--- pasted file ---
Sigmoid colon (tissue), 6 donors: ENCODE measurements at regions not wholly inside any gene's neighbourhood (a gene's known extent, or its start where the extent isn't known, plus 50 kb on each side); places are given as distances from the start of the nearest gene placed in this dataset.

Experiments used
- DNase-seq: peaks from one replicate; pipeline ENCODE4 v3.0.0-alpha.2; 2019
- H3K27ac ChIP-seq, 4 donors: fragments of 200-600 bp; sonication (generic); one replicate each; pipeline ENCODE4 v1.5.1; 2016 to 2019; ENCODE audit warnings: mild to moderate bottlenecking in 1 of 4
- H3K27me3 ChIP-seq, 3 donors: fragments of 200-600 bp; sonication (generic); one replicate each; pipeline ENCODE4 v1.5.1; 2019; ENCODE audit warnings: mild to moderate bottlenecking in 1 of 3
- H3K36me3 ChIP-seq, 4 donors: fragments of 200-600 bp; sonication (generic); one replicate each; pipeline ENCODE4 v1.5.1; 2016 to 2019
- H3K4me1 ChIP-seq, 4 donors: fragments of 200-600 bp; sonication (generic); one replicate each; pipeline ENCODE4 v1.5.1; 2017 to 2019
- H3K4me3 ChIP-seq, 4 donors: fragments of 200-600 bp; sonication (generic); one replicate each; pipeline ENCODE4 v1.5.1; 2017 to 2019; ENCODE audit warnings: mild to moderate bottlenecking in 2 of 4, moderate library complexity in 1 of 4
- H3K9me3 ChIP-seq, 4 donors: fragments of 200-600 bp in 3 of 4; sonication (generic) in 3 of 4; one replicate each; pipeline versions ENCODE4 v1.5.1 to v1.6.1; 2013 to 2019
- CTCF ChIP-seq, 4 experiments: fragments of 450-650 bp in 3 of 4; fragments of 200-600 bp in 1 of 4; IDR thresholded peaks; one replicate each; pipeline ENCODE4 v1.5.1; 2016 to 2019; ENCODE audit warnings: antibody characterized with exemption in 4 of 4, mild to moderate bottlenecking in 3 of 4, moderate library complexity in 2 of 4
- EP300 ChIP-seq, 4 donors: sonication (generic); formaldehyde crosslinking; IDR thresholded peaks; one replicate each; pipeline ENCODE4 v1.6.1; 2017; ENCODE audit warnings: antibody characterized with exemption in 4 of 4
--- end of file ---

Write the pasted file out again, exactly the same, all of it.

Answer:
Sigmoid colon (tissue), 6 donors: ENCODE measurements at regions not wholly inside any gene's neighbourhood (a gene's known extent, or its start where the extent isn't known, plus 50 kb on each side); places are given as distances from the start of the nearest gene placed in this dataset.

Experiments used
- DNase-seq: peaks from one replicate; pipeline ENCODE4 v3.0.0-alpha.2; 2019
- H3K27ac ChIP-seq, 4 donors: fragments of 200-600 bp; sonication (generic); one replicate each; pipeline ENCODE4 v1.5.1; 2016 to 2019; ENCODE audit warnings: mild to moderate bottlenecking in 1 of 4
- H3K27me3 ChIP-seq, 3 donors: fragments of 200-600 bp; sonication (generic); one replicate each; pipeline ENCODE4 v1.5.1; 2019; ENCODE audit warnings: mild to moderate bottlenecking in 1 of 3
- H3K36me3 ChIP-seq, 4 donors: fragments of 200-600 bp; sonication (generic); one replicate each; pipeline ENCODE4 v1.5.1; 2016 to 2019
- H3K4me1 ChIP-seq, 4 donors: fragments of 200-600 bp; sonication (generic); one replicate each; pipeline ENCODE4 v1.5.1; 2017 to 2019
- H3K4me3 ChIP-seq, 4 donors: fragments of 200-600 bp; sonication (generic); one replicate each; pipeline ENCODE4 v1.5.1; 2017 to 2019; ENCODE audit warnings: mild to moderate bottlenecking in 2 of 4, moderate library complexity in 1 of 4
- H3K9me3 ChIP-seq, 4 donors: fragments of 200-600 bp in 3 of 4; sonication (generic) in 3 of 4; one replicate each; pipeline versions ENCODE4 v1.5.1 to v1.6.1; 2013 to 2019
- CTCF ChIP-seq, 4 experiments: fragments of 450-650 bp in 3 of 4; fragments of 200-600 bp in 1 of 4; IDR thresholded peaks; one replicate each; pipeline ENCODE4 v1.5.1; 2016 to 2019; ENCODE audit warnings: antibody characterized with exemption in 4 of 4, mild to moderate bottlenecking in 3 of 4, moderate library complexity in 2 of 4
- EP300 ChIP-seq, 4 donors: sonication (generic); formaldehyde crosslinking; IDR thresholded peaks; one replicate each; pipeline ENCODE4 v1.6.1; 2017; ENCODE audit warnings: antibody characterized with exemption in 4 of 4